Except, of course, in the service of thwarting, removing, or harming Donald Trump. Then, any accusation is a #RightWingLie.

  3. I have noticed that only women who are Democrats accuse Republican politicians. Also, only women who are Democrats accuse Democrat politicians. Apparently, if you are a woman and don’t want to be sexually harassed or sexually assaulted, be a Republican. Is that because Republican women are more likely to carry guns?

  4. 1. That news on Roy Halladay was so discouraging to hear. One always hopes it’s natural causes or mechanical failure of the aircraft or something…anything else. Not chemicals in his system. I hoped the same with the death of Tommy Hansen (who came up with my Atlanta Braves a decade ago), but was disappointed there as well.

    2. Beatles vs. Rolling Stones. That argument will go on forever, but clearly Sir McCartney has never heard of Menudo.

    • I can think of five bands better than either the Beatles or Rolling Stone, in no particular order:
      1. Chicago
      2. Journey
      3. Alabama
      4. Dos Gringos (a couple of F-16 pilots who did the band as a hobby – and it took off a bit…)
      5. Genesis

      Give me more time, I could pick a few others, too. Those are just off the top of my head.

      • But objectively, clearly demonstratively wrong.

        Your personal assessment is subjectively valid, but there are ways of measuring “better.” Record sales, popularity, legacy, influence on music, influence on artists, the genres, cultural references, pop culture, international impact, output, There have been more covers of Beatles songs than covers of songs by all of those bands combined, for example. I haven’t checked, but I’d guess that there are more covers of a single Beatles song that covers of all the songs of those bands combined. Saying there are lots of bands better than the Beatles is like saying there are lots of composers better than Mozart, or lots of baseball players better than Babe Ruth (Or lots of countries better than the United States.) Valery Putin has said that bootlegged Beatles records helped bring down the Soviet Union. On Rolling Stone’s 40 ground-breaking albums of all time, crossing all genres, The Beatles have two; nobody else has more than one. It’s fashionable now to diss the Beatles, but it’s like dissing “Casablanca”.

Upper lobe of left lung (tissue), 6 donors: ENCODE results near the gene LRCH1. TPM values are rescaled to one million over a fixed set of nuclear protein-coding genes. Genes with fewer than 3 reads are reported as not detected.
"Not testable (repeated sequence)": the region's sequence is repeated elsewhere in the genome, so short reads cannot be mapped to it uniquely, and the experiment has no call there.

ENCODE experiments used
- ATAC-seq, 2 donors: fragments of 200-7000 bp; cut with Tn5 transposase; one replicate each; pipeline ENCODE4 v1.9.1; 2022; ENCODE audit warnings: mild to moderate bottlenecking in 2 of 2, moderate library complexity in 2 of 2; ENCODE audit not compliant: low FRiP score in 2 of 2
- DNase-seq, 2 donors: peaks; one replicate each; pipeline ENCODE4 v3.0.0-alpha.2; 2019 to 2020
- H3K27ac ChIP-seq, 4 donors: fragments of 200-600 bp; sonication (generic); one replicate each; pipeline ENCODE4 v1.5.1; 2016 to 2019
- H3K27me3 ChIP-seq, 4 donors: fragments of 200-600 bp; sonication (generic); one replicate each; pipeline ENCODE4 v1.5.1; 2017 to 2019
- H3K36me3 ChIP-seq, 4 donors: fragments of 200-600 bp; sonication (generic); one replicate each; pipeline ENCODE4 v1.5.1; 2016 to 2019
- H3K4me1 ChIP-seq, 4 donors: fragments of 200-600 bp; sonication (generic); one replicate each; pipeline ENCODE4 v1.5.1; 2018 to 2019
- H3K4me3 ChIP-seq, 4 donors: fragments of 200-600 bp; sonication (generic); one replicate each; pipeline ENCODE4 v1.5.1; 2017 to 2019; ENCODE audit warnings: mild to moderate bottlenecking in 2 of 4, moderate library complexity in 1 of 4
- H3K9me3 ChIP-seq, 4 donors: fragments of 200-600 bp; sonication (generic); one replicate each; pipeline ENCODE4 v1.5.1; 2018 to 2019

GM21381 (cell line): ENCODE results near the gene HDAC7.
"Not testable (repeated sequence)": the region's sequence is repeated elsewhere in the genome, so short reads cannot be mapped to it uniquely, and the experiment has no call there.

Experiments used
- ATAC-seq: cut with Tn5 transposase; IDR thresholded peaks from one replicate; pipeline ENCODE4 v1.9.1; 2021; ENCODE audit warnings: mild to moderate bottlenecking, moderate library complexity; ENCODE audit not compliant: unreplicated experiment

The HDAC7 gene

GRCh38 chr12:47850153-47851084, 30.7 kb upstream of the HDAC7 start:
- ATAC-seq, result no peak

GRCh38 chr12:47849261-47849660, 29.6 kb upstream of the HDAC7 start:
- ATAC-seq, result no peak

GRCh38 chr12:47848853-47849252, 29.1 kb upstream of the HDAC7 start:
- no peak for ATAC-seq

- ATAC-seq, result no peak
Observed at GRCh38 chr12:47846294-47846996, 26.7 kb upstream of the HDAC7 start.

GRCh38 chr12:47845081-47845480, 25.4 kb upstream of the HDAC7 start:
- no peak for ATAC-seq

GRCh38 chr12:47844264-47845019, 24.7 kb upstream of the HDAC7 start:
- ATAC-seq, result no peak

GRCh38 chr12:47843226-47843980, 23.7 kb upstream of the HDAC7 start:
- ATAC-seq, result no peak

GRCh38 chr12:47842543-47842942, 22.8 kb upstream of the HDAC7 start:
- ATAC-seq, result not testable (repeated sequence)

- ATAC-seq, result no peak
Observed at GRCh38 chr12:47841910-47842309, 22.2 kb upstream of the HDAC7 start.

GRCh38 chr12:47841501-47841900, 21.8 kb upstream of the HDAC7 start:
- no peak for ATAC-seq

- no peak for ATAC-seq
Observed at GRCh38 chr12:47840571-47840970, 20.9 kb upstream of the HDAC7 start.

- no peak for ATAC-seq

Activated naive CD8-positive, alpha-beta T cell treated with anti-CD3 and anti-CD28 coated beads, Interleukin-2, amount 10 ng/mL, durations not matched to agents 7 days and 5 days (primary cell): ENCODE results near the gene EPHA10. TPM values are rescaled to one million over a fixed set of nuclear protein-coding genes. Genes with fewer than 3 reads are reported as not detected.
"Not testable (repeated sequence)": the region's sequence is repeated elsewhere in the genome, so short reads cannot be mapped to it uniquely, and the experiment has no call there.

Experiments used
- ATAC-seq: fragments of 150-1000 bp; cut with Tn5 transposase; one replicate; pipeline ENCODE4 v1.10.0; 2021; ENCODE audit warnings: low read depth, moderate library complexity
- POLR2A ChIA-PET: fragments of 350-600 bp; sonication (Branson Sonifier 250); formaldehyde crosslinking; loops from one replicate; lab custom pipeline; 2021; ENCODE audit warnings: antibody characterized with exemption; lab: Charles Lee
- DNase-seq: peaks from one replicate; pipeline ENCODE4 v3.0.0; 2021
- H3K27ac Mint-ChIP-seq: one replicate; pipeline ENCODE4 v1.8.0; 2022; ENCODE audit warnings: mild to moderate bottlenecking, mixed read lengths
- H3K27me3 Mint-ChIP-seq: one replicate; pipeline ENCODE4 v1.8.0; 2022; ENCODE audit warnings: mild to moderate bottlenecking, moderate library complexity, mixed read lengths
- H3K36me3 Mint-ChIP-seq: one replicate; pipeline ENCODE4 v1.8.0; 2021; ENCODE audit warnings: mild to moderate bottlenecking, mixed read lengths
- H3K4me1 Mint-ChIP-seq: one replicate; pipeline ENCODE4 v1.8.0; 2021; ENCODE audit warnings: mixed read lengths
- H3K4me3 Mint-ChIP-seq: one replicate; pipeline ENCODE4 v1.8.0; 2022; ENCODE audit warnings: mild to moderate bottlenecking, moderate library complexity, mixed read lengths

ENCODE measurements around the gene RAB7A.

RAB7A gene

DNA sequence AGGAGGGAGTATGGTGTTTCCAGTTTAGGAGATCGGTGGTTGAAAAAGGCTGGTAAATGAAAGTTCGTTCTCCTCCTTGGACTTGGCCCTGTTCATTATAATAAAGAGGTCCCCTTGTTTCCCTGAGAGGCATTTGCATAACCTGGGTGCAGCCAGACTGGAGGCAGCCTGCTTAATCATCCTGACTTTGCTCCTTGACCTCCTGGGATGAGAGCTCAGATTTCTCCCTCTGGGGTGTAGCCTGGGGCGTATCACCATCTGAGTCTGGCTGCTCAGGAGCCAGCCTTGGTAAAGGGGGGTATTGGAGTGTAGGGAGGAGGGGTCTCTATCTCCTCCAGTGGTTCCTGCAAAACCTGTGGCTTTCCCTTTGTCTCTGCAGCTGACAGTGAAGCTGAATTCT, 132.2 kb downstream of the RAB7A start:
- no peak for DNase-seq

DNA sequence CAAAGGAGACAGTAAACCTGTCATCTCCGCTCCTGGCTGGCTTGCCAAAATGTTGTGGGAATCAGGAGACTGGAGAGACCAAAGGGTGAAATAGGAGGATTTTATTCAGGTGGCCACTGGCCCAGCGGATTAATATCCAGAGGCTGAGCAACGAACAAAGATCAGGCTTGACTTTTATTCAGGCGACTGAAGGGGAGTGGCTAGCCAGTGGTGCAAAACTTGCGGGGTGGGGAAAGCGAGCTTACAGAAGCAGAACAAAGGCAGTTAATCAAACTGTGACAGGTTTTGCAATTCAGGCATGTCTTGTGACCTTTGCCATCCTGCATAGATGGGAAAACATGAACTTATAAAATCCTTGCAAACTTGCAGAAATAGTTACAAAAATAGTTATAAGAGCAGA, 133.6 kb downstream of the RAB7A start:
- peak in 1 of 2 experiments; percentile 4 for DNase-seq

• The issue of course is relative humility. It makes not difference who is better but any member of one artistic group, especially one of the main members, claiming to be better is hardly becoming. Never dis your competition because it looks like you have nothing good to say about your own product.

          I would argue that the two bands appealed to two distinct markets. Stones music is far more in your face than the Beatles. If we used comparative writing styles I see the Beatles write passively while the Stones employ a far more active style. Sure their is some crossover appeal but not too many places think Paint it Black is appropriate mood music, they prefer the instrumental Penny Lane to be piped into all the retail venues across the world.

          • The Stones are the greatest touring band, and that’s something. My musician friend Mike Messer, who is also a Beatles aficionado, says even now they put on one of the best shows extant.The Beatles were ultimately a studio band, and concentrated on artistic innovation rather than performance.

            By the way, did you know that the Stones’ first chart hit was a Beatles composition?